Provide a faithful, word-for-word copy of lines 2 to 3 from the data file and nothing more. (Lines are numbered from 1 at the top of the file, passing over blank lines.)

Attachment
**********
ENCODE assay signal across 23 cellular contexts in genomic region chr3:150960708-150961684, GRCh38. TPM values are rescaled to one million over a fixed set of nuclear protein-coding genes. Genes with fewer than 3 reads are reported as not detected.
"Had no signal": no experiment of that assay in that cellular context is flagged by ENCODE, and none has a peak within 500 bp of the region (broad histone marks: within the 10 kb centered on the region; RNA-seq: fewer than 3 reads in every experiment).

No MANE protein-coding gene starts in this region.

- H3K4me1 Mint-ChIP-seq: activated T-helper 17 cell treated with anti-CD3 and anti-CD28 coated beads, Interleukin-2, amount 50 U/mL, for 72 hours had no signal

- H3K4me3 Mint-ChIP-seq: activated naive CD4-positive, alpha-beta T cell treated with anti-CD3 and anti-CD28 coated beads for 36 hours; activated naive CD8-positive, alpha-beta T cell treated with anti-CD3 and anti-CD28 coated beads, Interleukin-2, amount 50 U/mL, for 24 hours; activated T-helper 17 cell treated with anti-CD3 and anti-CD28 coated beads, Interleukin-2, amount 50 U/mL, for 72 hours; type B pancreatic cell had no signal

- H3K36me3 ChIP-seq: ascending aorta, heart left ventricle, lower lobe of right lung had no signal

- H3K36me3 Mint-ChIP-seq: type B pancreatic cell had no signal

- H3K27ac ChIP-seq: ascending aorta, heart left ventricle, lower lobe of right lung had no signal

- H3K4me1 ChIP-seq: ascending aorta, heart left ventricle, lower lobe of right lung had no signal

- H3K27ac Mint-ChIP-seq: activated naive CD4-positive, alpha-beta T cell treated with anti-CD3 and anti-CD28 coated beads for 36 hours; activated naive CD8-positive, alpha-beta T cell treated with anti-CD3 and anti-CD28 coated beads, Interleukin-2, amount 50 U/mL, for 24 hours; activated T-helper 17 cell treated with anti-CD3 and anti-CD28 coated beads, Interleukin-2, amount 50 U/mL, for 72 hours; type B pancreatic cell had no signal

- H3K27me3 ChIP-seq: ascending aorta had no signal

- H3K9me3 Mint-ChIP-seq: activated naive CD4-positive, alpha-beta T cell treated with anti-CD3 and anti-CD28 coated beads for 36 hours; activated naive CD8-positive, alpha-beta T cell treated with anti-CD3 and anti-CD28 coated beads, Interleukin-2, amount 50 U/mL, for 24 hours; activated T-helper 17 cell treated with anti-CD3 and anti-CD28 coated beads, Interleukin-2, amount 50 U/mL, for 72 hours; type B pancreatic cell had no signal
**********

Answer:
"Had no signal": no experiment of that assay in that cellular context is flagged by ENCODE, and none has a peak within 500 bp of the region (broad histone marks: within the 10 kb centered on the region; RNA-seq: fewer than 3 reads in every experiment).

No MANE protein-coding gene starts in this region.